Free part of the inferior limb: flexor angle is anterior in the coxal and tarsal joints but is posterior or plantar in all others
Vertebral Column: the flexor angle is located anteriorly in all joints

36

Explain how bone, muscles, and joints interact to form lever systems for locomotion.

4 components are needed for a functional lever system. Rigid bar to server as LEVER ARM, a point of rotation along the bar called the FULCRUM, and and applied FORCE, and a RESISTANCE.

Lever arm = skeletal components
Applied Force = muscle contraction or gravity
Resistance = gravitational pull by intertia of body parts
Fulcrum = joint or where limb contacts a surface

37

Understand and be able to use the moment are equation for lever systems in equilibrium
F x D(F) = R x D(R)

F = force
R = resistance
D(F) = distance from the force to the fulcrum
D(R) = distance from the resistance to the fulcrum

38

what is synotosis or ankylosis?

a bony union created when skeletal components are joined together by osseous tissue. any joint becomes a synotosis if bone replaces c.t. proper or cartilage that was originally present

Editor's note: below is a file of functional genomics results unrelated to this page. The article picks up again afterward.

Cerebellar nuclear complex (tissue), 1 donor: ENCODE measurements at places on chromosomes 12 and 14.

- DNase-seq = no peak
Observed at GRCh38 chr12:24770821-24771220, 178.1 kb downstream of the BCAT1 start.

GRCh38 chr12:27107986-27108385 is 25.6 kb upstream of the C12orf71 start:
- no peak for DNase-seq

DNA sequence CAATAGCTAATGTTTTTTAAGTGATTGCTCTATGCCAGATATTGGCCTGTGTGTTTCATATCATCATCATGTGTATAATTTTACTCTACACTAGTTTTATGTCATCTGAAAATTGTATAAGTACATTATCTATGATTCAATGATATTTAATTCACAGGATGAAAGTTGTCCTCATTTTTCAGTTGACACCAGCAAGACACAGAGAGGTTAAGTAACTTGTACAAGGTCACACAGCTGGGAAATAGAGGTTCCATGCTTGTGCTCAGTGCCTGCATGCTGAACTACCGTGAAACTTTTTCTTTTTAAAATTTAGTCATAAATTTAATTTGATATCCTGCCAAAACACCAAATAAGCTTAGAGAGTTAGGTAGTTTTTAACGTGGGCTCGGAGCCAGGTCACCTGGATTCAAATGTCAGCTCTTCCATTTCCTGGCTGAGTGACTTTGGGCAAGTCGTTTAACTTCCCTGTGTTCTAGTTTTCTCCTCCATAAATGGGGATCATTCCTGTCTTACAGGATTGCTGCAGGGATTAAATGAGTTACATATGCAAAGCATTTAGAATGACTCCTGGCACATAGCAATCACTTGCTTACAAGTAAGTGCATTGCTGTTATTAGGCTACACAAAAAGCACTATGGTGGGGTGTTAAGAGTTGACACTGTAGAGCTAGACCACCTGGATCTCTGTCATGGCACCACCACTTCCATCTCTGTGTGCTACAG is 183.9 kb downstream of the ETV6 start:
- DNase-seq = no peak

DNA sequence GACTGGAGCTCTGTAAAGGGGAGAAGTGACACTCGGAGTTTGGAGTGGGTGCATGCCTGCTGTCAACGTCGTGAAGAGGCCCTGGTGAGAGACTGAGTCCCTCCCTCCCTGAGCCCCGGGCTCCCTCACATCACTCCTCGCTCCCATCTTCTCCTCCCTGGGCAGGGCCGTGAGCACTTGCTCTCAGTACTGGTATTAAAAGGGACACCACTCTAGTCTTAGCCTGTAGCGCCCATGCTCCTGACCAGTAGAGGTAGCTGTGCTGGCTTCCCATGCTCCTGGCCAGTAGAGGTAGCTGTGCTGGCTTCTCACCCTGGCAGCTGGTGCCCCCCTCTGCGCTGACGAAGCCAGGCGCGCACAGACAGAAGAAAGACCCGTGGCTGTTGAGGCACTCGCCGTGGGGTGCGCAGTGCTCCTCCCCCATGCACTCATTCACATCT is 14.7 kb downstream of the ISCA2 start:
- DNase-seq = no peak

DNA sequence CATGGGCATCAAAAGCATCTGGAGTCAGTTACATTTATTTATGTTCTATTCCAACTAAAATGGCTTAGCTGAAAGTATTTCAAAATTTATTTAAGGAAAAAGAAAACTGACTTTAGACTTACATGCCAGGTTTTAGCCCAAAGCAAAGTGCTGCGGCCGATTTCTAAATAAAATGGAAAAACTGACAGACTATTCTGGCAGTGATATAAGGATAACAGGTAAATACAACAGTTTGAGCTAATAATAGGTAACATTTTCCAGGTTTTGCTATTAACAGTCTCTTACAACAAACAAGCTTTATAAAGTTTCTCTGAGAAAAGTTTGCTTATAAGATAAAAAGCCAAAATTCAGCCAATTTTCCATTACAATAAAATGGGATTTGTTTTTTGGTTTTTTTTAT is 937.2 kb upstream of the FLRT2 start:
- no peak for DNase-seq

39

what are the 5 parts of a synovial joint?

articular (joint) capsule, articular (joint) cavity, synovial membrane, synovial fluid, articular cartilage

40

Define arthritis and differentiate its common subtypes.

Arthritis: joint inflammation
- Traumatic arthritis: physical damage to joints
- Arthrocentesis: joint puncture
- Degenerative arthritis: age-related
- Arthrocentesis: joint puncture
- Infectious arthritis: joint invaded by infectious organisms
- Rheumatoid arthritis: defects in connective tissue metabolism
- Gouty Arthritis: synovial joint inflammation resulting from deposit of urate crystals

41

Define luxation and subluxation and explain the use of directional terms that are often used to describe these conditions.

Luxation: completely out of alignment
Subluxation: partial dislocation

Directional Terms: refer to the relative position of the distal joint component in relation to the proximal joint component

42

Explain why pain or paralysis can result from intevertebral disc disease.

nucleus pulposes of an intevertebral disc put pressure on adjacent spinal nerves or on the spinal cord itself by bulging or protruding

43

Kyphosis

hunched backed posture

44

Lordosis

protrusion of chest; exageration of lumbar curvature

45

Scoliosis

lateral curvature of the vertebral column